A Videotape Analysis Paper
December 3, 1997
New Line Cinema’s romantic comedy love jones by Theodore Witcher examines the battle of the sexes by asking (1) whether the third time is, indeed, a charm and (2) can your soulmate of the opposite sex be found, and if so, can the faith, and love between you move mountains?
Struggling photographer Nina Mosley (Nia Long) and struggling writer Darius Lovehall (Larenz Tate) have a lot in common, but they aren’t exactly prime candidates for a serious affair. The consummate ladies man, Darius’ silky smooth presentation promises more sell than substance. And Nina’s recently jilted heart isn’t looking for anymore of love’s kind of trouble.
love jones begins with Nina and her good girlfriend Josie Nichols (Lisa Nicole Carson) packing up what’s left of Nina’s disappointing relationship. Fearful that the scars left from this failed romance may be too deep for her to heal, Josie takes her to a night-time poetry-slam at the Sanctuary, where she encounters Darius for the first time. The Sanctuary is the local haven where poetry is the prime draw, and a favorite night spot for Darius and his friends Savon Garrison (Isaiah Washington), Eddie Coles (Leonard Roberts), Sheila Downes (Bernadette Clark, and Hollywood (Bill Bellamy). “The romance dies between couples,” we overhear Darius telling his friends from his intellectual set, “because they’ve (people) given up on the possibility of it.”
In an awkward introduction at the bar, Nina catches Darius off-guard and, uncharacteristically, he fumbles and spills his drink on her. He recovers minutes later when called to the stage to recite one of his poems. He makes the most of the moment by calling his sensuous creation “A Blues for Nina.”
Flattered but embarrassed, she informs him in front of his friends that there are topics for poetry other than sex. When he asks her to name one, she writes the word “love” on his hand. Everyone is impressed; particularly Darius.
Darius runs into Nina at a record store managed by his friend, Sheila. She is there because she has just been fired from her job as a photographer’s assistant and desperately needs to hear the Isley Brothers. When Darius approaches her, she acts as thought she vaguely remembers his name. Darius seizes the opportunity though, by playing her a tender rendition of “Parker’s Mood.” While Nina remains unreceptive at that point, she finally buckles and agrees to a date when Darius appears, unannounced at her door presenting the very CD she had been looking for at the record store. He bribed Sheila so he could get her address and phone number off of the check she used to pay for a CD. His persistence pays off when a romantic evening of conversation at Savon’s house, dancing at a local reggae club, and Darius’ statement “I just want to come up and talk” leads to a passionate night at her apartment.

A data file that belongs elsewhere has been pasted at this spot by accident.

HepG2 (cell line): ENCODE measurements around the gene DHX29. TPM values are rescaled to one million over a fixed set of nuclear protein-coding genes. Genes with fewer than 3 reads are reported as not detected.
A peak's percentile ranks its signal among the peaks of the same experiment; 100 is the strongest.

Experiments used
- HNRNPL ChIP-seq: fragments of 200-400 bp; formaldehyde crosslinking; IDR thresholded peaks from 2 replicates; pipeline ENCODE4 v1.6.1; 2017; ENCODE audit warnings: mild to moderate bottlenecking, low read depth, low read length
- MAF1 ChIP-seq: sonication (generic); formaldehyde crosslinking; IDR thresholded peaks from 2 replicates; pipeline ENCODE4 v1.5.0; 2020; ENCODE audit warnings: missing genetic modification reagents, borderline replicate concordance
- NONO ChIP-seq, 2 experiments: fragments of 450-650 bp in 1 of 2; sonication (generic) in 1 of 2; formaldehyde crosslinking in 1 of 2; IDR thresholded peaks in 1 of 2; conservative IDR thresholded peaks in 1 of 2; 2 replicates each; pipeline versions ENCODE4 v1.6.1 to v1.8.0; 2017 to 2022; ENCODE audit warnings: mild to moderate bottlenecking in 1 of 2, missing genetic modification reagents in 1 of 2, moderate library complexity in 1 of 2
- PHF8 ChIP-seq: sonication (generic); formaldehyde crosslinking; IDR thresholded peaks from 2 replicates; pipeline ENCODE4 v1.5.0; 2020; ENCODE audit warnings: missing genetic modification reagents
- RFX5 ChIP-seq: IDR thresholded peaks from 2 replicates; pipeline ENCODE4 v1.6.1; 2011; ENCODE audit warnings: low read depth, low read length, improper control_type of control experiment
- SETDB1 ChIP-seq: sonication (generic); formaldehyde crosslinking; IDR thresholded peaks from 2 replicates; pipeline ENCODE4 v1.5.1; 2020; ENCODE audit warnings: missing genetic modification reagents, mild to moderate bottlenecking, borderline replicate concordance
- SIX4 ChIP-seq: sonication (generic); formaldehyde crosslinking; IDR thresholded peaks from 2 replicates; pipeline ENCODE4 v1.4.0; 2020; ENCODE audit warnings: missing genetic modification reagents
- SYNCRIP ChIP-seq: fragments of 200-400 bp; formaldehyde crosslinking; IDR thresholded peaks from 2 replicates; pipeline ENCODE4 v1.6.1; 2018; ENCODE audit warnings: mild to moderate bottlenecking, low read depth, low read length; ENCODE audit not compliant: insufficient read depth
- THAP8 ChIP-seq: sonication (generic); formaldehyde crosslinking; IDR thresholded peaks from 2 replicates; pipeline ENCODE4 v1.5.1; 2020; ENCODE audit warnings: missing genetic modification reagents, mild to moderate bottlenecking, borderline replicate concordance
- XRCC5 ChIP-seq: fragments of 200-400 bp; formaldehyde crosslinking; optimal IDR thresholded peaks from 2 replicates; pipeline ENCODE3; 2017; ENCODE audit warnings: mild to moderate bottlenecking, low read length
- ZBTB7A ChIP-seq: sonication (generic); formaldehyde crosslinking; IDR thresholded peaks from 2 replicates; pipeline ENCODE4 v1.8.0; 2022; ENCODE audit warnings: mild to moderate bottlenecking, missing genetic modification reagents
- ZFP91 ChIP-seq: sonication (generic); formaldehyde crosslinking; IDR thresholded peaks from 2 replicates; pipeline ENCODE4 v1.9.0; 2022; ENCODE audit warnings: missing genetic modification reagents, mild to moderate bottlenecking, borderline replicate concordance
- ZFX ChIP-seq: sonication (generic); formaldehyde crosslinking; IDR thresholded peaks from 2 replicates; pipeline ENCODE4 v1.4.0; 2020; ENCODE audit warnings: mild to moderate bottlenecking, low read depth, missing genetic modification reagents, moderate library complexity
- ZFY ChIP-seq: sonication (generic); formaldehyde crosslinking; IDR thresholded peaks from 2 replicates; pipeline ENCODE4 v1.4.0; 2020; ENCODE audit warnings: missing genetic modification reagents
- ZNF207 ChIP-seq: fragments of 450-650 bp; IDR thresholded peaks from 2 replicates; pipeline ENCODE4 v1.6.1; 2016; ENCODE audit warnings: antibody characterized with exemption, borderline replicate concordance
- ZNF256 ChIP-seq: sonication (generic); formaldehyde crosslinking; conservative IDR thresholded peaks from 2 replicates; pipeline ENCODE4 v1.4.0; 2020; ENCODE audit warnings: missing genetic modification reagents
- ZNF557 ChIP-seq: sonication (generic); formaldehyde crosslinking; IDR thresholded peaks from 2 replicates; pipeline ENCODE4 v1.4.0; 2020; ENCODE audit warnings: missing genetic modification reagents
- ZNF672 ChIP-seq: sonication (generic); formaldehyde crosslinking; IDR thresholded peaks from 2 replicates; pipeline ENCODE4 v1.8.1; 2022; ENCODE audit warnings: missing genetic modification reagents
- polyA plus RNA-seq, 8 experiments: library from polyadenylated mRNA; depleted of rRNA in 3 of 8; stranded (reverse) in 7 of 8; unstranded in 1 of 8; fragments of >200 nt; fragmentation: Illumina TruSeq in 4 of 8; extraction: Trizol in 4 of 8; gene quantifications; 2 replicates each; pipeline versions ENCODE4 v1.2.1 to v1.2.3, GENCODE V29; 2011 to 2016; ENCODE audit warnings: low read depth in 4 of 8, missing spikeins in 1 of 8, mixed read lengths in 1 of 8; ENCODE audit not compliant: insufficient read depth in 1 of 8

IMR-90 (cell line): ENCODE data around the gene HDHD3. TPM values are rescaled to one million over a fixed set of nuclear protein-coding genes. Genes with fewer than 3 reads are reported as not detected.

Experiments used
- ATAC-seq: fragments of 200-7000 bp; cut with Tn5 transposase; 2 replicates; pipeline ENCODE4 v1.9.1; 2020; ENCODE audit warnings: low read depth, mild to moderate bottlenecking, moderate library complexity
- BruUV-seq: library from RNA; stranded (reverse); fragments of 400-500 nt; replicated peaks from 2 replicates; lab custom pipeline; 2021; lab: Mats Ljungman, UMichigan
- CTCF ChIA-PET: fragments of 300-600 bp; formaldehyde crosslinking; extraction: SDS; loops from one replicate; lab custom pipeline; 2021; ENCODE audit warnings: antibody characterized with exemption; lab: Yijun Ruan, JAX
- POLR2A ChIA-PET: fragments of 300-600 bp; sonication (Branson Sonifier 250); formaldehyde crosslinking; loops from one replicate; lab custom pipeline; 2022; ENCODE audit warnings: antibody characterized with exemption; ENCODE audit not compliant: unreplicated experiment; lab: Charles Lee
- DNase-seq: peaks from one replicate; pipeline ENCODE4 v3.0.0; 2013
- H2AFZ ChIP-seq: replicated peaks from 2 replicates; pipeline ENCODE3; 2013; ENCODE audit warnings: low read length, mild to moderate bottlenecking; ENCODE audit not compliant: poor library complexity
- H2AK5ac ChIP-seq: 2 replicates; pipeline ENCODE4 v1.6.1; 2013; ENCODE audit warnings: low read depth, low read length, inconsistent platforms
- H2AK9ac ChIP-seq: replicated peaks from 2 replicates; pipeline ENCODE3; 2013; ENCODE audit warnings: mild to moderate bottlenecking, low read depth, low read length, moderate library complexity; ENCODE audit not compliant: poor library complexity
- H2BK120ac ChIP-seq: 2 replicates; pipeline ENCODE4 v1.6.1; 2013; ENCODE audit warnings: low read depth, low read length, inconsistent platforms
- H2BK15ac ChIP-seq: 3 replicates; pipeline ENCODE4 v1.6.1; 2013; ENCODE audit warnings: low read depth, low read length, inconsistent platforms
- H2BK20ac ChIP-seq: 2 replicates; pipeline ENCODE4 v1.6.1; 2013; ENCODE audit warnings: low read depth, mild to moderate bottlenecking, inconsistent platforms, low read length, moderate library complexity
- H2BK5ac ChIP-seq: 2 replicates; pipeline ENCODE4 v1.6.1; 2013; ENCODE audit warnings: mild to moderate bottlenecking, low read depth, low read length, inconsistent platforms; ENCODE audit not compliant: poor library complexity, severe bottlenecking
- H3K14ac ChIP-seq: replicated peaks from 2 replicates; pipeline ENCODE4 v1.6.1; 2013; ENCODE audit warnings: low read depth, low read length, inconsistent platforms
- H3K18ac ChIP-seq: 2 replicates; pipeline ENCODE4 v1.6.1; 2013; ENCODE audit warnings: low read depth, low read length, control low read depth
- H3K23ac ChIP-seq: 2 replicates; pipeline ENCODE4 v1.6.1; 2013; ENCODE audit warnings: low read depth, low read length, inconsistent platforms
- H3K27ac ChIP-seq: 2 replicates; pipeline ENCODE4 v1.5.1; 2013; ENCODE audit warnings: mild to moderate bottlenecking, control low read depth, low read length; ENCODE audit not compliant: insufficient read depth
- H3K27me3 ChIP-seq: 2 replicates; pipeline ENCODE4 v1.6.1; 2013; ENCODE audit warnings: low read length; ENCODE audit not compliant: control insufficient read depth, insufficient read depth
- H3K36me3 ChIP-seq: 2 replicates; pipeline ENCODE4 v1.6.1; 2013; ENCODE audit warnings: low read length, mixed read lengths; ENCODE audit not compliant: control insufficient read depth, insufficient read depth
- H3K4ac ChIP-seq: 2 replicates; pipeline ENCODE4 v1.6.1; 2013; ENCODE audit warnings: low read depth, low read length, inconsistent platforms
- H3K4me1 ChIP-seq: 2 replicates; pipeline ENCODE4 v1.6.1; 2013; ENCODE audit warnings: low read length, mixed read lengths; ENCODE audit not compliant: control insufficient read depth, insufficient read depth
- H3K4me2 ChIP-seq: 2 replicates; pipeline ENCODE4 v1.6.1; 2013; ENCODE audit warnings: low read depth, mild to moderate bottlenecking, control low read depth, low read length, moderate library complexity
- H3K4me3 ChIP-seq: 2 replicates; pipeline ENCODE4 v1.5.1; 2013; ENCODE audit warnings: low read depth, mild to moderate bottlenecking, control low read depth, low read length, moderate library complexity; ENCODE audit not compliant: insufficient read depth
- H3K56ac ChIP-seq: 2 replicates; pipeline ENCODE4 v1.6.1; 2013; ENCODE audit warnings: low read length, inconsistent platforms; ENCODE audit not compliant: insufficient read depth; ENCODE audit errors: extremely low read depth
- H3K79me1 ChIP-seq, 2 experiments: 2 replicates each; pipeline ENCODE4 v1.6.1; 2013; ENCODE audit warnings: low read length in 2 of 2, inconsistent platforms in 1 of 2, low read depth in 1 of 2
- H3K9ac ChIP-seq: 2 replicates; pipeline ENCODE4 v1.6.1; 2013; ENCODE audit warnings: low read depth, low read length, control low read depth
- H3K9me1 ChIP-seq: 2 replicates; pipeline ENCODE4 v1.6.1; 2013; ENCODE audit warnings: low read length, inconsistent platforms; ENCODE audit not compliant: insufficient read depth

The next morning, Darius and Nina confide in their respective friends Savon and Josie that, in spite of the incredible sex, “It ain’t no love thing,” they “just kickin’ it.” Unfortunately, these two individuals aren’t exactly the best advisors they could have found - Josie is way down on men and lives her life vicariously through Nina, and Savon is mired in the problems of his eight-year marriage (his wife left him and took their son).
But Darius is getting interested. He even reveals to Nina the sacred location of “the Batcave” (his apartment), where some interesting foreplay ensues when she whips out her camera and tells Darius to take off his clothes. The romance advances.
Then, out of the blue, Marvin Cox (Khalil Kain), Nina’s former fiancée, shows up asking her for a second chance. At Josie’s suggestion, Nina uses the offer to test Darius: Will he be jealous, or coolly let her go? Darius pretends not to care, of course, and Nina moves to New York to see if she should resume her relationship with Marvin....